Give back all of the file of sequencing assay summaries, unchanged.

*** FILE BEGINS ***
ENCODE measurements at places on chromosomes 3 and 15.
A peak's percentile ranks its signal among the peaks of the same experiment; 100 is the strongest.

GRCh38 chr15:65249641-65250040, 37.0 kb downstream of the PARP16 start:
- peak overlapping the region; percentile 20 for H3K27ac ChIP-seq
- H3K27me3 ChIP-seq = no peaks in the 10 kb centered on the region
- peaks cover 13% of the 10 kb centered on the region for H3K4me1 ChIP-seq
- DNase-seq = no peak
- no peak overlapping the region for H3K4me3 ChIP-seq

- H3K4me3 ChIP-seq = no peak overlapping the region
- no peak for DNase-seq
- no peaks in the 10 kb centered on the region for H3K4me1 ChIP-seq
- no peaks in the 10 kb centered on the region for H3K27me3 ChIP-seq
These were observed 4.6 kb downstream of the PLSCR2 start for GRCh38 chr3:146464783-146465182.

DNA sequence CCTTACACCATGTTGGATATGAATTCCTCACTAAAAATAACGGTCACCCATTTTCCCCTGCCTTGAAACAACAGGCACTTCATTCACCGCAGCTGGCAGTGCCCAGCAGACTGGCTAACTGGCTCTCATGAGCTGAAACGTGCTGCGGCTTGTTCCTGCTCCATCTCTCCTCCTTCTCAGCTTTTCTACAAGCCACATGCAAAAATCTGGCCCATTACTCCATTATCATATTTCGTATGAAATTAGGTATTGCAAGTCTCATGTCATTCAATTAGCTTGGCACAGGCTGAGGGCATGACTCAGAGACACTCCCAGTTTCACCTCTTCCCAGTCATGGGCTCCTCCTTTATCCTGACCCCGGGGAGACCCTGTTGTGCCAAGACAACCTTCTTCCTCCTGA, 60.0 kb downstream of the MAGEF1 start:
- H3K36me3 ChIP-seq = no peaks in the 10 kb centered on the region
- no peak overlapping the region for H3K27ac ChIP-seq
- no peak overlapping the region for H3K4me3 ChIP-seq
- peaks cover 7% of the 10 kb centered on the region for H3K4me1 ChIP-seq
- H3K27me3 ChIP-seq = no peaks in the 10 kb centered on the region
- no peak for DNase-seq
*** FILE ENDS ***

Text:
ENCODE measurements at places on chromosomes 3 and 15.
A peak's percentile ranks its signal among the peaks of the same experiment; 100 is the strongest.

GRCh38 chr15:65249641-65250040, 37.0 kb downstream of the PARP16 start:
- peak overlapping the region; percentile 20 for H3K27ac ChIP-seq
- H3K27me3 ChIP-seq = no peaks in the 10 kb centered on the region
- peaks cover 13% of the 10 kb centered on the region for H3K4me1 ChIP-seq
- DNase-seq = no peak
- no peak overlapping the region for H3K4me3 ChIP-seq

- H3K4me3 ChIP-seq = no peak overlapping the region
- no peak for DNase-seq
- no peaks in the 10 kb centered on the region for H3K4me1 ChIP-seq
- no peaks in the 10 kb centered on the region for H3K27me3 ChIP-seq
These were observed 4.6 kb downstream of the PLSCR2 start for GRCh38 chr3:146464783-146465182.

DNA sequence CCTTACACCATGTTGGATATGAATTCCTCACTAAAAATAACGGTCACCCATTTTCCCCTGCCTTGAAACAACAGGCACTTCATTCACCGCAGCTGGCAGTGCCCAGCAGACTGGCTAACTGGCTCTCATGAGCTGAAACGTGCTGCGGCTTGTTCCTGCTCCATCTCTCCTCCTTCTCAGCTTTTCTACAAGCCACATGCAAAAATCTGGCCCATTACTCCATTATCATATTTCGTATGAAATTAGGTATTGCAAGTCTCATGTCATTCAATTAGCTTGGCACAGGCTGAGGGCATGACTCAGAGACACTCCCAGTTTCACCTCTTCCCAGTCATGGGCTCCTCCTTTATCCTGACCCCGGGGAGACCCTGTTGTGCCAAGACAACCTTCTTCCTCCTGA, 60.0 kb downstream of the MAGEF1 start:
- H3K36me3 ChIP-seq = no peaks in the 10 kb centered on the region
- no peak overlapping the region for H3K27ac ChIP-seq
- no peak overlapping the region for H3K4me3 ChIP-seq
- peaks cover 7% of the 10 kb centered on the region for H3K4me1 ChIP-seq
- H3K27me3 ChIP-seq = no peaks in the 10 kb centered on the region
- no peak for DNase-seq